Slice of Sibling Life Comes to Little Theater
a night when two sisters, Jamie and Jo, come down with a strange
case of sleeplessness, and events take a turn for the surreal. Jamie
is trying to sleep when Jo comes in and starts banging around, making
lots of lovely farting noises, jumping on the bed, playing a gorgeous
Con-like trombone in a very un-Con-like manner and doing everything
within her power to awaken the deeply slumbering Jamie.
So begins Senior Josephine Stewart’s senior-project-production,
The Last Nickel, going up Thursday night in The Little Theater.
The opening scene continues as Jo succeeds in waking Jamie with
said trombone. Thus ensues a crazily familiar scene of one tired,
irritated sibling trying to rid herself of the other ever-annoyingly-cheerful
presence of a would-be-roommate.
You could have recorded a scene between any two teenage siblings
and cut and pasted it into the show and not a thing would change.
The bickering, bantering and shoving each other around the room
and dancing to oldies was incredibly authentic. You would have thought
the two girls had, in fact, grown up together, or at least have
spent the last four years together.
Think again: sophomore Jessica Bedwinek and Josephine Stewart, who
play Jamie and Jo , hadn’t really even talked before auditions.
But in the last few weeks, they have bonded quickly, sharing similar
past experiences that they have ended up acting out onstage, They
have also created their own new experiences together, including
acquiring flaming red hair.
“They know more about each other than anybody else can or
ever will,” senior director Ben Stuber, said, explaining the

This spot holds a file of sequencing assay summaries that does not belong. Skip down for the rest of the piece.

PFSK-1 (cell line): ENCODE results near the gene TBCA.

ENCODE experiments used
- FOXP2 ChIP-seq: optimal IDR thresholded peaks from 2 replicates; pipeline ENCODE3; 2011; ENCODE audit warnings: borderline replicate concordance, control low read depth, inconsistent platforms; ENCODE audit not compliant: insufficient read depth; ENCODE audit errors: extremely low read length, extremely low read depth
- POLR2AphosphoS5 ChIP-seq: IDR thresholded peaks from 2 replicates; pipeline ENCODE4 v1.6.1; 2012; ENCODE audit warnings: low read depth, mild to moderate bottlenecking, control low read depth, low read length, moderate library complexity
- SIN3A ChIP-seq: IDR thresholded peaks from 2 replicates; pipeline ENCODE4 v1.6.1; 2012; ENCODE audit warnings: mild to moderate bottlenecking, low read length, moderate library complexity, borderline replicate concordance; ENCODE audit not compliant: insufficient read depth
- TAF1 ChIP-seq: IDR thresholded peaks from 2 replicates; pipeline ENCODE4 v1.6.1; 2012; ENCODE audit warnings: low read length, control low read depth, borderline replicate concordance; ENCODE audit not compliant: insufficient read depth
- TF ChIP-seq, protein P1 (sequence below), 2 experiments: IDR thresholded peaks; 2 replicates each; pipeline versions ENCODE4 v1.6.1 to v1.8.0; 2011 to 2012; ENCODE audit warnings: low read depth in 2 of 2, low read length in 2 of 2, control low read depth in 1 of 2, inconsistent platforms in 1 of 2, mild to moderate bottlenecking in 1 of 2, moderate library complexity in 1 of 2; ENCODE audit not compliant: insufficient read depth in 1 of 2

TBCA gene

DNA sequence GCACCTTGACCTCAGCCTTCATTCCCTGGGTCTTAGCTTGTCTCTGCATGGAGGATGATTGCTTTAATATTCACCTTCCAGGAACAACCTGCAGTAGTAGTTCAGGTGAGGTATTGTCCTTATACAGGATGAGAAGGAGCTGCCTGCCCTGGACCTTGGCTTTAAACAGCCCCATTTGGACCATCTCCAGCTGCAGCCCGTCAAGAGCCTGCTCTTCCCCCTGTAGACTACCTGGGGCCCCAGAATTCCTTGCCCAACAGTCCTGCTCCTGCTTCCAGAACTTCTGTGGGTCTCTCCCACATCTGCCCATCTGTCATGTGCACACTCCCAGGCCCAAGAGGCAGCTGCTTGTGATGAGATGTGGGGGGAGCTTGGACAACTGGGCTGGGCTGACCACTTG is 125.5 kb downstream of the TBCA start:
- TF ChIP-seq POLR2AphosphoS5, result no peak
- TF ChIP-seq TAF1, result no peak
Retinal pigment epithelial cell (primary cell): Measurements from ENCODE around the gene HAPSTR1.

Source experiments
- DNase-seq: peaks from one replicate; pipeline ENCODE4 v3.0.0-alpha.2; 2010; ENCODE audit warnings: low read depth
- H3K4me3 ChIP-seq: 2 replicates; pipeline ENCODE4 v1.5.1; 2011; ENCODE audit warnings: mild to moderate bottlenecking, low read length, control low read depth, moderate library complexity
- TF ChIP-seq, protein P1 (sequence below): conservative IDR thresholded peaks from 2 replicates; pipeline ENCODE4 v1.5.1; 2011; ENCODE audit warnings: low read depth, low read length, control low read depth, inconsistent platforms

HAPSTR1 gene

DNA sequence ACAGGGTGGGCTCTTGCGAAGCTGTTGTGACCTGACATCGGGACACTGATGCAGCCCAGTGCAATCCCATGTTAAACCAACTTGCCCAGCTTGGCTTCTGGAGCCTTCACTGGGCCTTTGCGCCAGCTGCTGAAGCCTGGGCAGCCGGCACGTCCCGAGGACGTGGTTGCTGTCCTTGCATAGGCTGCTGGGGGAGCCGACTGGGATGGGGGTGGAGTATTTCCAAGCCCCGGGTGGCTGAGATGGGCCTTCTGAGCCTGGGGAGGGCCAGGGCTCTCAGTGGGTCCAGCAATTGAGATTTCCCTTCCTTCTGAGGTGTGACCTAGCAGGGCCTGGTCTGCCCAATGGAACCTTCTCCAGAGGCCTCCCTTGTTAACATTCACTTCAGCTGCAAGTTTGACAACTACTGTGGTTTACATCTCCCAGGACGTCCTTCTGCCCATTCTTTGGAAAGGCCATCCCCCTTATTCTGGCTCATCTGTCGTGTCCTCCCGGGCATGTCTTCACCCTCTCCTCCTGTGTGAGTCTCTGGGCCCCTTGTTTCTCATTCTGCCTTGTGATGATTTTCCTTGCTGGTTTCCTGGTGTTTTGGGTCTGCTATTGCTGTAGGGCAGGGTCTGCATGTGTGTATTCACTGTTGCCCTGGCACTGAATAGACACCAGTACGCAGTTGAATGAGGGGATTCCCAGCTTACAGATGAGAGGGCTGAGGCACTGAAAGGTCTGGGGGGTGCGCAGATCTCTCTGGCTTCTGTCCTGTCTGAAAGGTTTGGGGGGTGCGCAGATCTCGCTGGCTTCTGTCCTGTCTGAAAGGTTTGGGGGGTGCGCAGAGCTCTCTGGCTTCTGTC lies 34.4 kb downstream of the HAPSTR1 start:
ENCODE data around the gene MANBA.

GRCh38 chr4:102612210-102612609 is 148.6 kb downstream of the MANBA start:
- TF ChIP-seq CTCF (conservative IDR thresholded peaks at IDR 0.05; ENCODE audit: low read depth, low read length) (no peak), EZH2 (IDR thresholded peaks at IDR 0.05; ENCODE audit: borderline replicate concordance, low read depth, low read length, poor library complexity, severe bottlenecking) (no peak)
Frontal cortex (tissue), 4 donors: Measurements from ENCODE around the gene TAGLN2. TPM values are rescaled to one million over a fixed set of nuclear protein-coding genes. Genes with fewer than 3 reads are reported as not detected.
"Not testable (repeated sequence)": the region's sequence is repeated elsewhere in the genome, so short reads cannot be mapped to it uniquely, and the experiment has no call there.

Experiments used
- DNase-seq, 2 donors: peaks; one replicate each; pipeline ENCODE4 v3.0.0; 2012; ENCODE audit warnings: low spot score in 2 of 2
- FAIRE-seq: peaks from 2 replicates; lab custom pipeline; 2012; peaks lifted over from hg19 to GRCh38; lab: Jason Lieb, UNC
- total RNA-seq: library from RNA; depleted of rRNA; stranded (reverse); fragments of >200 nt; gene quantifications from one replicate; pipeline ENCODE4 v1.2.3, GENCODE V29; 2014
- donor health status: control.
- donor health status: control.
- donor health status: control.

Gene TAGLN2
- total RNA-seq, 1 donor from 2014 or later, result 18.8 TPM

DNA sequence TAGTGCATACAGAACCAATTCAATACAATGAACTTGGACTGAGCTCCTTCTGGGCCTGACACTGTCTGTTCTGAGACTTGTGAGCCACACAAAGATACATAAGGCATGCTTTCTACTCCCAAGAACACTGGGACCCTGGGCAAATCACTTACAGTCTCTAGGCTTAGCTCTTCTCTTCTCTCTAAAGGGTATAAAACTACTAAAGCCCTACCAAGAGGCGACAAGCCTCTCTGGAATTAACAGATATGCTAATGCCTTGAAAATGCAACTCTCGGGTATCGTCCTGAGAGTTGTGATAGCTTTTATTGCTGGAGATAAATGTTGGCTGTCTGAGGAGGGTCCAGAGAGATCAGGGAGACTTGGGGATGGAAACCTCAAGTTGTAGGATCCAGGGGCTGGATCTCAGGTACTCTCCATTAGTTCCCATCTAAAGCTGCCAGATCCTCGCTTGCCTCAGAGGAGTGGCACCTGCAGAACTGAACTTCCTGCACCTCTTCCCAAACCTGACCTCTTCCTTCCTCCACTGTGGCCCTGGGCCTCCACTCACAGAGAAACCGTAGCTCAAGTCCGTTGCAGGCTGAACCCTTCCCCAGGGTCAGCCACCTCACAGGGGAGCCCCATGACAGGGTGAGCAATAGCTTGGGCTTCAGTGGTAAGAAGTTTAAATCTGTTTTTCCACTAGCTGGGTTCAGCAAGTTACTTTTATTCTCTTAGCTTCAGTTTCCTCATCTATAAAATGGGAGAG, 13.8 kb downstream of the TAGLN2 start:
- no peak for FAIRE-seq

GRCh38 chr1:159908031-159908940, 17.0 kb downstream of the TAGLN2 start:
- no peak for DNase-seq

reason for the double role-playing. “Playing both roles you
know more about them singly than you would by just playing one.
You get a line into their shared experience and can be that much
more deeply connected with them.”
Stuber also emphasized that this is one of the most collaborative
shows he’s ever worked on. “My role as a director has
not been ‘Do this.’”
However, Stuber contradicted his statement once, directing the play’s
puppets, a weird and often ridiculous addition, to, “Go have
fun.” This they did, and continued to do, even during the
“It’s hard,” said Junior Tom Taylor when asked
about the puppeteering experience. “The puppet is in the scene…not
me. I had to learn not to make facial expressions.” Christa
Henderson joined Taylor in bringing the puppets to life.
The cast members are unanimous in their praises of Stuber and each
“He worked one-on-one with us,” Senior Josephine Stewart
said. Other cast members also said they enjoyed working individually
with the director and with each other. Many found the intense rehearsals
to be the high point of their day. They found release in the comfortable,
natural, encouraging and open environment had been created in the
short time The Last Nickel had to rehearse.
It was an environment where you could, according to Stuber, “be
real in a way you can’t always be.”
The phrase “bond or burn out” came up more than once
and as they jumped on top of one another (literally…) it was
obvious the crew had done anything but burn out. Their close connection
is due, in part, to the intensive rehearsal schedule that the crew
said made them “give up” their lives. But another is
an intentional nurturing of relationships, which oddly enough is
one of the most important themes portrayed onstage, and it showed
It may very well be. But as Stuber told me, it’s “simple,
like a comic,” which means you can “pour a whole lot
into it: intention, character, emotion,” and puppets too!
And while the story is simple, it’s fundamental theme of caring
for another person speaks to us all.
Last Nickel, Hall Auditorium: Little Theater, Friday and Saturday
at 8 PM, Sunday at 2 PM. Tickets availabe through CTS: $3 OCID,
$5 other, $2 more at the door.